Waiting is never easy. And in the fast-paced smartphone market, it feels like you can wait forever before buying a new phone, because there's always a better one around the corner.
For the smartphone consumer, it's a delicate balance in deciding when to pull the trigger on the next smartphone purchase. While the upgrade cycle of devices seems nearly constant, I've noticed that the spring and summer have become the sweet spot for the introduction of most of the year's hottest devices.
In this Ask Maggie, a reader is already content to wait for the Samsung Galaxy 4, which should be announced next week. And I offer some advice about waiting a little bit longer to see what other devices are likely to come to market in the next few months.
I also offer some insight to a reader, who has found a sweet deal on a new Samsung Galaxy Note 2 from Verizon's retail partners. He wants to know if there is a catch to Amazon's and Best Buy's aggressive pricing.
Waiting for my next smartphone
I really appreciate your practical, no nonsense, reviews; especially in the mobile phone arena. For me, the race is coming to a head March 14. Will it be the HTC One or the Galaxy S4? Both are terrific phones. I'm not one to switch phones every year. I've had my HTC Hero for more than three years, and it has served me well. Family members have the Galaxy S3, and they are very satisfied. Which one of the new phones actually noses out the other?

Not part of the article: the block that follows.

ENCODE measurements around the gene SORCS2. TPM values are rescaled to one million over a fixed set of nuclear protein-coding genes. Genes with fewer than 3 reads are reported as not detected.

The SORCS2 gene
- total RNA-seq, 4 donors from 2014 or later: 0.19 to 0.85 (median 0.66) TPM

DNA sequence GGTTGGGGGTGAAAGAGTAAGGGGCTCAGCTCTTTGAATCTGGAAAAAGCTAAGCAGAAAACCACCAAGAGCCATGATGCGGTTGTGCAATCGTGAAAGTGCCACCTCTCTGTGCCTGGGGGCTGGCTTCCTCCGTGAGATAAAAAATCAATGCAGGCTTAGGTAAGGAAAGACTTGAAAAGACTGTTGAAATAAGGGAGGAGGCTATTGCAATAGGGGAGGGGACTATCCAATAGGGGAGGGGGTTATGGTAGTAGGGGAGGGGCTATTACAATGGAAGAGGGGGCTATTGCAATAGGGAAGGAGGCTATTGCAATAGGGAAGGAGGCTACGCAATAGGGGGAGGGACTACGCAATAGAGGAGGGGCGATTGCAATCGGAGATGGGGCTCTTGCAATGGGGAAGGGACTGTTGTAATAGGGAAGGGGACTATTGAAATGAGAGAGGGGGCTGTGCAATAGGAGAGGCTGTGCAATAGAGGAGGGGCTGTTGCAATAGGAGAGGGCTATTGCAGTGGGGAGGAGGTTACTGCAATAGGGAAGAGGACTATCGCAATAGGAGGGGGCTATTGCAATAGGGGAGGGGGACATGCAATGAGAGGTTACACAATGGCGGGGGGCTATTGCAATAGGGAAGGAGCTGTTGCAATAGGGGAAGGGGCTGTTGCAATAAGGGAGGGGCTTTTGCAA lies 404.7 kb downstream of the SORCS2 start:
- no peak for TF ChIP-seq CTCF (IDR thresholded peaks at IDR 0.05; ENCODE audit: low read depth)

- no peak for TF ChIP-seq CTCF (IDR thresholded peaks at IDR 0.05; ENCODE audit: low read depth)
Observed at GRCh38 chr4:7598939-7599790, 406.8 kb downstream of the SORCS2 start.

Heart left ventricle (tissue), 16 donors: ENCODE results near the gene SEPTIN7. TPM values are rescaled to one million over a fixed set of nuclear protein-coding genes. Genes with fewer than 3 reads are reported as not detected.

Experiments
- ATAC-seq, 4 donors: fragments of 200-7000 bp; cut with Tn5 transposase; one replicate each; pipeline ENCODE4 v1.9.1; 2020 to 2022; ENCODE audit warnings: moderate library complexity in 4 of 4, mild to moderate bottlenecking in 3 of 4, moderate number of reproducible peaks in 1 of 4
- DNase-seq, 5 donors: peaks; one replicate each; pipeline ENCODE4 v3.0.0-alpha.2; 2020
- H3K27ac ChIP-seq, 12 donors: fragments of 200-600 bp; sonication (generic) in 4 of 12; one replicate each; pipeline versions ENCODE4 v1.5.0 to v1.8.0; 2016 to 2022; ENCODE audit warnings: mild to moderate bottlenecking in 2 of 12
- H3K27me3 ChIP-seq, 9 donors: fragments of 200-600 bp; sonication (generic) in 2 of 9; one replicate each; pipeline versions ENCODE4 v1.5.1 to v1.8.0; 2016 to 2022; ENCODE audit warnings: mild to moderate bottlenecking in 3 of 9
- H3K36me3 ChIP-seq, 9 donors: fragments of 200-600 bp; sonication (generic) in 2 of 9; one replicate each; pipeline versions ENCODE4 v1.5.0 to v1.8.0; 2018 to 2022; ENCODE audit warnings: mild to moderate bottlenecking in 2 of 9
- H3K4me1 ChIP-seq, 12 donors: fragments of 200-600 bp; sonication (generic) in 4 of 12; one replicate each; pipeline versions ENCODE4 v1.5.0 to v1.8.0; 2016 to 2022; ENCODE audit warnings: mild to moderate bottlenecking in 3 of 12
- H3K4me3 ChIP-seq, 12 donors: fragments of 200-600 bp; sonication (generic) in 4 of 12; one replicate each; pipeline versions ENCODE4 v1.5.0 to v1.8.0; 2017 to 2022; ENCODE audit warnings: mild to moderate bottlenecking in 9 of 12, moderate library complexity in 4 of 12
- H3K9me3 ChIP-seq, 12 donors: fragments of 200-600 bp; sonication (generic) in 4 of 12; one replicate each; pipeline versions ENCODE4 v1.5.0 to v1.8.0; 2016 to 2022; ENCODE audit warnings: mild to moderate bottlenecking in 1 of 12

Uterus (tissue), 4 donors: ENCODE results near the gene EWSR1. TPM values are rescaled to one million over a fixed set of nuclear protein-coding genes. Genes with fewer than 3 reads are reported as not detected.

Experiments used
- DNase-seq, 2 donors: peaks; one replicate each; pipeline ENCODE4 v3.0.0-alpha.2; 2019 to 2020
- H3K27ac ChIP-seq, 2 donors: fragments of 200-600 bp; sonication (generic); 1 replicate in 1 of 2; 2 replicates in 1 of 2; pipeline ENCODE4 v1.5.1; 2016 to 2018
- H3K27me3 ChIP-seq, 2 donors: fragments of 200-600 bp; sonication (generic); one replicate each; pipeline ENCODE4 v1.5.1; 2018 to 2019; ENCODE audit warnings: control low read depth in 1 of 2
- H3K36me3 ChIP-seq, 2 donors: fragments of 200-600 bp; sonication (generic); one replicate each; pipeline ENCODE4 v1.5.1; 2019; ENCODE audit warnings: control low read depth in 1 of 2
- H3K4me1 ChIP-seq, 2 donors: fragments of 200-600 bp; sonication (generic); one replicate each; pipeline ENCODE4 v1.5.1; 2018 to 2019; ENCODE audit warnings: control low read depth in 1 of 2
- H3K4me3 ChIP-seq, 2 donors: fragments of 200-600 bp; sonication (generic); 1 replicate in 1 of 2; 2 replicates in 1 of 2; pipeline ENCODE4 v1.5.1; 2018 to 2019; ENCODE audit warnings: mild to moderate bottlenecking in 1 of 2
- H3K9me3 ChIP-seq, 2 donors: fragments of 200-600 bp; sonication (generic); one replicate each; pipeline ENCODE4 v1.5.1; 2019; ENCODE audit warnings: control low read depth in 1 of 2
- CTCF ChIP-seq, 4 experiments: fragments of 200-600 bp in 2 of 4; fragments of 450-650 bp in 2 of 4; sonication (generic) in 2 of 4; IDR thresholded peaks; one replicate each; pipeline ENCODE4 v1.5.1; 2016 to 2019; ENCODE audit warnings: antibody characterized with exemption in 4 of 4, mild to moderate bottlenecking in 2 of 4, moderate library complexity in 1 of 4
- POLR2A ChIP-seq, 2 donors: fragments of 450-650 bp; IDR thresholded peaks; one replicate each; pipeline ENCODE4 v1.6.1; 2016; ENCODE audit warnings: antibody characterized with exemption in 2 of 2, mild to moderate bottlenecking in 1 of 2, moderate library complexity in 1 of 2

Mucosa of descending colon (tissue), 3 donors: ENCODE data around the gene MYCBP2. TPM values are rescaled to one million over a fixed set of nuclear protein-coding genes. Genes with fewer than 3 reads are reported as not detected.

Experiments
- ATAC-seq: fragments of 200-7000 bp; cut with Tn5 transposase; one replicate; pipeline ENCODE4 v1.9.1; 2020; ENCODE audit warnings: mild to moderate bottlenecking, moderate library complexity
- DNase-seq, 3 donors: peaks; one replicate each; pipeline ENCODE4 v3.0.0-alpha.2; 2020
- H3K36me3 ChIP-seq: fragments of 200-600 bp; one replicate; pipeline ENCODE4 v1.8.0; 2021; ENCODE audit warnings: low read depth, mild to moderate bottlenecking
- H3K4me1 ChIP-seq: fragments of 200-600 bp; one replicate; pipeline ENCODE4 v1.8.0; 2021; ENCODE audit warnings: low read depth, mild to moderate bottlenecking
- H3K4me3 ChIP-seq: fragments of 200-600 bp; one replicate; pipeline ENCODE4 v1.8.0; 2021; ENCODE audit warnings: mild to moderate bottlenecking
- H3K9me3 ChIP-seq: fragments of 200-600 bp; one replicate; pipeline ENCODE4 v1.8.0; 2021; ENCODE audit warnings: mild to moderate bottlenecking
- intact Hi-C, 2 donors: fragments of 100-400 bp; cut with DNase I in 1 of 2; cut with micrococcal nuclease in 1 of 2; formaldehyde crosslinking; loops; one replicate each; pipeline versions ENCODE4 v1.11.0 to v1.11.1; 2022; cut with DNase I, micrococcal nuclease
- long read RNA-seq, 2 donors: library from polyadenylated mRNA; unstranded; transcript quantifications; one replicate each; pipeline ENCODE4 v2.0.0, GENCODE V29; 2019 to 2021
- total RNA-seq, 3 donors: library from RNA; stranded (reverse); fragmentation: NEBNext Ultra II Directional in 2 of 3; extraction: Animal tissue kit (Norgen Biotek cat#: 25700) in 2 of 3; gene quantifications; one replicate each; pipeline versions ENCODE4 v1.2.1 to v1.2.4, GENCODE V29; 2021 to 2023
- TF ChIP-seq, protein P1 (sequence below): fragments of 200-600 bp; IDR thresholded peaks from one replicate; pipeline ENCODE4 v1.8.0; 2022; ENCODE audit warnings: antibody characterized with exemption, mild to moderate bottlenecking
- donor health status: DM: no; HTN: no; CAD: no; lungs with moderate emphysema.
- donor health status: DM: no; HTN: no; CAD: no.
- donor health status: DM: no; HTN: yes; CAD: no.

Also, since my HTC Hero is still working fine, I don't really need to buy a new device right away. Are there other smartphones on the horizon that I should wait to consider?
If you are in the market for a new smartphone and you love new technology, the next six months should be a very exciting time for you as there will be several new, high-end devices hitting market.
First, let me start by answering your initial question: Which is better the HTC One or the Samsung Galaxy S4?
Samsung Galaxy S4As you know the Samsung Galaxy S4 hasn't yet been announced. Samsung is , where it will release all the details about the new phone. So I can't realistically compare it with the HTC One, which has already been announced.
That said, I can tell you that the rumor mill has been churning. And in general what's expected from the new Samsung is a faster processor (probably a quad-core processor, previous rumors of an eight-core processor may not be true), an improved camera (some rumors say around 13 megapixels), a crystal clear screen (likely Super AMOLED) and the latest version of Google's software (probably Jellybean 4.2).
The latest rumors also indicate that Samsung has really focused on improving the software on this phone. And theand automatically scroll the screen when you are reading longer text.
Unlike the iPhone and the HTC One, Samsung, which could give it more of a quality feel. Instead, some experts believe it will share a similar design and materials to existing Galaxy devices, which means plastic.